4. 4. Worksheet – referencing in Harvard style Try and write down references for the following documents. DOCUMENT 1 Type: children’s fantasy novel Title: The Lion, The Witch and The Wardrobe Author: Clive Staples Lewis Publication date: 16/10/1950 Publisher: Geoffrey Bles, based in London Write your reference for document 1: DOCUMENT 2 Type: journal article Title: Representing spatial structure through maps and language Subtitle: The case for Middle Earth Authors: Max M. Louwerse and Nick Benesh, from the University of Memphis Journal title: Cognitive Science - ISSN: 0364-0213 Volume: 36; Issue: 8 (Nov-Dec 2012) Publisher: Wiley-Blackwell Publishing Ltd Pages: 1556-1569; Page count: 14 Write your reference for document 2: DOCUMENT 3 Type: blog article Website’s name: J.K. Post title: Cursed Child Film Rumours Publication date: 20th January 2017 URL (I checked it worked on 26/07/2017): Author: Joanne Kathleen Rowling Write your reference for document 3:
  5. 5. 5 Session Plan – Harvard Style CONTEXT Organising tutor Portfolio Course assistant Personal librarian Number of learners Level of learners Length of session Room Learning outcomes Citing and referencing in Harvard style. What we did last time Date What we will do next time Date IMPORTANT INFORMATION  Passwords: → Classroom door: → Teacher’s computer: → Students’ computers:  Phone Numbers: → IT help desk: → TEL: → Library main desk: NAMES OF STUDENTS - - - - - - - - - - CONTENT OF THE SESSION - To Cite Or Not To Cite - Citing in Harvard style - Referencing in Harvard style LIST OF MATERIALS  To Cite or Not To Cite  Harvard Handout  Citing and referencing worksheet  Feedback survey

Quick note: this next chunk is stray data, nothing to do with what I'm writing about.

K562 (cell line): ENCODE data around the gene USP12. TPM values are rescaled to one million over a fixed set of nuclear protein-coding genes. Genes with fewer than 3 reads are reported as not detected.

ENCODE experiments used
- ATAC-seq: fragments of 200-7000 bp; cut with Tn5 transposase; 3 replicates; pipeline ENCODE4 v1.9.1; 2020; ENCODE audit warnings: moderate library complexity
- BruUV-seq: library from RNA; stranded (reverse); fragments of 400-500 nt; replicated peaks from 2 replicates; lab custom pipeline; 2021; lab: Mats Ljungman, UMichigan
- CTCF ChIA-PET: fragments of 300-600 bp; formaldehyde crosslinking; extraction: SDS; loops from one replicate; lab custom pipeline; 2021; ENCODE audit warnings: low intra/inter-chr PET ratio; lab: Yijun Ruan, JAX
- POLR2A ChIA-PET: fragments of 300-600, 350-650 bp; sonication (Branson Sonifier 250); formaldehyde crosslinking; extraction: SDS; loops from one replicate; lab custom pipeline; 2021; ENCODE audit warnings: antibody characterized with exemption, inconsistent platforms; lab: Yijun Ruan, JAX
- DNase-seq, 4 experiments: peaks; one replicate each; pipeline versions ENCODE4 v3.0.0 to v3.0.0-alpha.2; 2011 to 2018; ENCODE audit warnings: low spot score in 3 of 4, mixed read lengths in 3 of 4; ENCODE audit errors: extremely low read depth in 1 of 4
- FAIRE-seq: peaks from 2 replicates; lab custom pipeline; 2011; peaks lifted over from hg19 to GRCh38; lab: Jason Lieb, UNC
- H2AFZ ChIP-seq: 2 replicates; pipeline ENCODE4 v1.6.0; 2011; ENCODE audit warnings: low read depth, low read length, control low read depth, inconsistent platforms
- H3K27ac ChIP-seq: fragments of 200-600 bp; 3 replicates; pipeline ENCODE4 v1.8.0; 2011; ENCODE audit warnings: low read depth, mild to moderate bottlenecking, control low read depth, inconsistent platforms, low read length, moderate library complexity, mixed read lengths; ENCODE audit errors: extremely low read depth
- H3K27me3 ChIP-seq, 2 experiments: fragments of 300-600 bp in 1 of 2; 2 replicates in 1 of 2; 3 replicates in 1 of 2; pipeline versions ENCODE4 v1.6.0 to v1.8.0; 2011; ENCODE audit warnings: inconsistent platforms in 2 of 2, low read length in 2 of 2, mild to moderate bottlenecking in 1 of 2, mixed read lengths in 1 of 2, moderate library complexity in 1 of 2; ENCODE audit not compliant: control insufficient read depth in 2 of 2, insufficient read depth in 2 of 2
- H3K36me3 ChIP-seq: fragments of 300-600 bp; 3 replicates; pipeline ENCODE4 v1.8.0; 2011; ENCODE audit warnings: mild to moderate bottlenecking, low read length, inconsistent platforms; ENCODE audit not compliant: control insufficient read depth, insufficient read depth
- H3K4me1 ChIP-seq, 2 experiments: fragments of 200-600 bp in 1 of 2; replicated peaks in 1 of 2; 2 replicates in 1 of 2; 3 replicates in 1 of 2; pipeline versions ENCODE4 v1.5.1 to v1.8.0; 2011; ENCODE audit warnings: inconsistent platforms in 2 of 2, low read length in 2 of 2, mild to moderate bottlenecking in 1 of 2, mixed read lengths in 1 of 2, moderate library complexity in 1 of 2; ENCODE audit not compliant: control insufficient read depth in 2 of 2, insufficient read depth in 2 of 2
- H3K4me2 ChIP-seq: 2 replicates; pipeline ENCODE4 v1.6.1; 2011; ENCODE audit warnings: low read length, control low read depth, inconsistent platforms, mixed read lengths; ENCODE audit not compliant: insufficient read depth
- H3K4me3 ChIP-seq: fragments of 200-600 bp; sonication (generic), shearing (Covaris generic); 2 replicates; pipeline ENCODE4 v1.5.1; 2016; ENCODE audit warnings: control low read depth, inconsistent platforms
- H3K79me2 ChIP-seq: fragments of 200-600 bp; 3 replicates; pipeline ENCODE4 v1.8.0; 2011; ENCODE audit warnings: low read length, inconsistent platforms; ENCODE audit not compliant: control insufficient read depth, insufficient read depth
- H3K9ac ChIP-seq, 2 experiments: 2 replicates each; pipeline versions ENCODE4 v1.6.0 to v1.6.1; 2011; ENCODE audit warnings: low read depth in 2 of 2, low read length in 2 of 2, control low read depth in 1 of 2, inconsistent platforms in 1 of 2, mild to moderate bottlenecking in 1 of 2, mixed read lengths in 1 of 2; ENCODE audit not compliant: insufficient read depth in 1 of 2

6. 6. 6 START OF CLASS: 1.00 pm □ 1.00 pm: Students settling down (5 min) □ 1.05 pm: Introduction (10 min) o Citing vs Referencing o Short activity: To Cite Or Not To Cite (5 min) o Of the importance of consistency o ‘Cite Them Right’ Harvard, 10th edition □ 1.15 pm: Citing in-text: the basics (5 min) o Basic citation o Excluding the author / excluding the year  1.20 pm: Citing Exercise, Level 1 (10 min) □ 1.30 pm: Citing in-text: add-ons 1 (5 min) o Multiple authors o No date  1.35 pm: Citing Exercise, Level 2 (10 min) □ 1.45 pm: Citing in-text: add-ons 2 (5 min) o Quotations o Adding page numbers  1.50 pm: Citing Exercise, Level 3 (5 min) □ 1.55 pm: Referencing a ‘simple’ book (5 min) o The basic reference  2.00 pm: Referencing Jigsaw, Level 1 (10 min) □ 2.10 pm: Referencing a ‘complex’ book (5 min) o Editors, book series, and edition number  2.15 pm: Referencing Jigsaw, Level 2 (5 min) □ 2.20 pm: Referencing an article (5 min)  2.25 pm: Referencing Jigsaw, Level 3 (5 min) □ 2.30 pm: Referencing an webpage (5 min)  2.35 pm: Referencing Jigsaw, Level 4 (5 min)  2.40 pm: Writing References, an exercise (15 min) □ 2.55 pm: Last questions and feedback survey (5 min) END OF CLASS: 3.00 pm